What Does the Future of Your Marriage Look Like?

I’m not married to the same woman I married back in 1998.

Let me clarify. I’m married to the same human, but she’s not the same person. Really, neither one of us is. Marriage wasn’t meant to be the change of a title (single to married) or a feat to accomplish. Marriage is raw material begging to be developed into something. Like a piece of clay that just landed upon the potter’s wheel, marriage screams for hands-on, intentional growth. And your wedding day is just the first in many rotations of that potter’s wheel that helps shape us.

When I encounter couples with frustrations, usually it’s in an area where one (or both) are refusing to be shaped or to grow. Growth in a healthy marriage is not optional. It’s mandatory. Without it, we fall prey to marital insanity. As the old adage says, insanity is “doing the same thing over and over again and expecting different results.” And I think it’s insane to think one or both of you can keep going without growing and the marriage can stay healthy.

I listen to podcasts all week. Most of the time, I listen to what other men and women are saying to their congregations as it both challenges me and helps shape the craft that I love to do (preaching). Recently, Levi Lusko (Fresh Life Church) made a statement that sent my marriage blogging mind in a number of directions (not to mention my pastoral mind). He said, “The future you is an exaggerated version of the current you.” How many of us are currently dealing with issues personally or maritally that are not new, but have been developing from the past “you.”

  • Something happened, not because you’ve stopped communicating today, but because of a pattern of poor communication.
  • Resentment has grown over time, not because of an incident, but because you’ve not learned to navigate through bitterness.
  • You’re seen as selfish, not because of a one-time moment, but because you are only nice when you want something.

If I really want to grasp this, Dave and Anne (my wife) today are the exaggerated version of 2013 Dave and Anne. So there’s less to blame on the current season, and more to evaluate about the patterns of what we have allowed and how we have lived over the past five years.

If you want to understand the state of a marriage, check out the long-term patterns of the couple’s life. Far too often, I have conversations with people who are seeing the proverbial “tip of the iceberg,” not understanding that the issue didn’t just appear yesterday. For the most part, it’s a case of “cause and effect.” You are living the dividends of what you’ve been investing (or the lack thereof). I’ll say it this way: The “future” you will either thank you or want to cuss at you based on the decisions you make today.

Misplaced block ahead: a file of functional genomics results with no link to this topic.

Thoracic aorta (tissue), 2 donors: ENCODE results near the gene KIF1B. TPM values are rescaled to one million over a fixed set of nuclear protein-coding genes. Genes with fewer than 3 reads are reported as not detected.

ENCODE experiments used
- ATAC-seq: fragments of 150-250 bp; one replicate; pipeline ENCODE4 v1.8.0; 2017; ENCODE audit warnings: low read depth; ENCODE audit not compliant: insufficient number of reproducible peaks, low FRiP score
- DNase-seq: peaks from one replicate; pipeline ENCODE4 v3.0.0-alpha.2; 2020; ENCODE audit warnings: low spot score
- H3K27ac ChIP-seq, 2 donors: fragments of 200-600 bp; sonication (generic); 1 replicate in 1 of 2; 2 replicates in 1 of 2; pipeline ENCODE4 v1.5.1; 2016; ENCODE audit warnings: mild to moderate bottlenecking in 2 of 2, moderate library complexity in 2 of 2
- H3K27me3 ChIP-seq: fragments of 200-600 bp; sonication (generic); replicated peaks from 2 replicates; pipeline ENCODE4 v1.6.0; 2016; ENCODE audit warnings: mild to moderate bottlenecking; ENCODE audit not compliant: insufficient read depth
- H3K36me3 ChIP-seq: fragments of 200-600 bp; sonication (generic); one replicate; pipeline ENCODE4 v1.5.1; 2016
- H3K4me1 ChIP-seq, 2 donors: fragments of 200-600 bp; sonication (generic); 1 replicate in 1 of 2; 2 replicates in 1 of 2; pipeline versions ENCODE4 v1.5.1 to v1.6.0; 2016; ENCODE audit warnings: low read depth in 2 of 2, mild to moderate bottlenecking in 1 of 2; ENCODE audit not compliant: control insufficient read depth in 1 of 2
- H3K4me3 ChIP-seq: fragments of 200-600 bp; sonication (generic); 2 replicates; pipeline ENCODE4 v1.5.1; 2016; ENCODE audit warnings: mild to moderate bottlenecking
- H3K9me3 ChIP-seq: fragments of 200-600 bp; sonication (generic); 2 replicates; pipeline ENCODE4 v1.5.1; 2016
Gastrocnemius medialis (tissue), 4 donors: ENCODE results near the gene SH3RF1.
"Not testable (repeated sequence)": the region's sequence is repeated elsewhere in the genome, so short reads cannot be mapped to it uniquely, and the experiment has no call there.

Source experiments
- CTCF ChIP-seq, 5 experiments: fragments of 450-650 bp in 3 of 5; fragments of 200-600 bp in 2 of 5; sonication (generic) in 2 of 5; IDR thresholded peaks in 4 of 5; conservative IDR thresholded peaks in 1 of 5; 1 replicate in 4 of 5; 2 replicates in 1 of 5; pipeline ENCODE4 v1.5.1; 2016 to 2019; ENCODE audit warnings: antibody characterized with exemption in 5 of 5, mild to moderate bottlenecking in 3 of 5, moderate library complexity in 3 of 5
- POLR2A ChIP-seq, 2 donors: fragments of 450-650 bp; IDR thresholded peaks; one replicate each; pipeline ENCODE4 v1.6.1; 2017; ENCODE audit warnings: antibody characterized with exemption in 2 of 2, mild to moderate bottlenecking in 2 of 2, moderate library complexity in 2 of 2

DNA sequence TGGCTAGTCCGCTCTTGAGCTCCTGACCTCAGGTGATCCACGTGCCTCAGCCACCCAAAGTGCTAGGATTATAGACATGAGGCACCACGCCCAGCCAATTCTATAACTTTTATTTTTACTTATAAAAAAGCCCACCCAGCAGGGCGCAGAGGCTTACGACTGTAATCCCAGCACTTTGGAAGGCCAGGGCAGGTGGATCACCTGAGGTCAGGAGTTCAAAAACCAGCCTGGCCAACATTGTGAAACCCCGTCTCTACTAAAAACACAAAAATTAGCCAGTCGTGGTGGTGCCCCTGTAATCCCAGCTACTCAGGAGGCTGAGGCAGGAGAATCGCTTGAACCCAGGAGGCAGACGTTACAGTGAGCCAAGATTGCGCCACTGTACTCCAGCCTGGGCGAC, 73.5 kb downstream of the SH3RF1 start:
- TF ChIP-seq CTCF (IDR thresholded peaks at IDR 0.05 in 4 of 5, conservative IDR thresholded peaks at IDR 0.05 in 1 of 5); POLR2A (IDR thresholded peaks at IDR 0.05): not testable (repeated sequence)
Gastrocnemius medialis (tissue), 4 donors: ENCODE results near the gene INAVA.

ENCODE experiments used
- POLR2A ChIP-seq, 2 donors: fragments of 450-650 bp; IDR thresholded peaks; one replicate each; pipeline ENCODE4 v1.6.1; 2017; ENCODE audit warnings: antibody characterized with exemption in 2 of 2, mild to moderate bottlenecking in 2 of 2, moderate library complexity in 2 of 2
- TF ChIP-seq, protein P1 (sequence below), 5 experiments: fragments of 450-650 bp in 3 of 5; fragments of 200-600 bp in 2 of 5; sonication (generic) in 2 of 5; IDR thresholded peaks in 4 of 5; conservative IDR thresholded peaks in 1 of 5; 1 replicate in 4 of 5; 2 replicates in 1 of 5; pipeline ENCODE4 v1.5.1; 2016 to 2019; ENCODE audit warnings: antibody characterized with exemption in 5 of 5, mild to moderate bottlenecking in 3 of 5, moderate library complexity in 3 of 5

Let me give you three questions to ask yourself for the health of your marriage:

What growth needs to happen?

What vision do you have for your marriage? How do you want to grow? What things would you like to see happen? Both of you should have some input into how you both can grow together. It’s not about pointing the finger, but being real with where you are now and where you want to be. For that future marriage, you see, you need to understand that the current version of you needs to embrace growth and change. Which leads me to…

What do I (we) need to confess?

What you did in one season of marriage may not be the most productive way of doing it in the next season. And confessing the area(s) where you need help shows humility, brings accountability and grows trust with your spouse. Pointing fingers raises defenses; owning your shortcomings develops intimacy. I love what Scripture says in the book of James: “Confess your sins to each other and pray for each other so that you may be healed” (5:16, NIV). Hiding and ignoring sin grows the infection; confession and vulnerability with one another restores, strengthens and heals.

What needs to happen now?

There’s no better time than the present to take a step in the direction of change you’re wanting to see. If you want to see more happen through your marriage later, you need to begin that change in your marriage right now. It’s not going to transform over night, but healthy marriages are not made in one or two moments a year, but through consistent and intentional actions over time.

The beauty of marriage is the life-long journey it is meant to be. The frustrating side is the pressure of our culture on the rate of change. So often, we measure the ability to change by the rate at which we can see the change.

Love you all. Praying for you as the two of you sit down to envision the future and make the changes to see that dream come to fruition.

Encourage effort.
Celebrate progress.
Feed hope.

Dave Barringer (@PDBarringer) is the lead pastor at Kalamazoo First Assembly of God in Portage, Michigan, and the author of Mosaic Marriage. He blogs about pastoring and marriage at PDave.me.

Dave Barringer
Dave Barringerhttps://pdave.me

Dave Barringer is the lead pastor at Kalamazoo First Assembly of God in Portage, Michigan, and the author of Mosaic Marriage.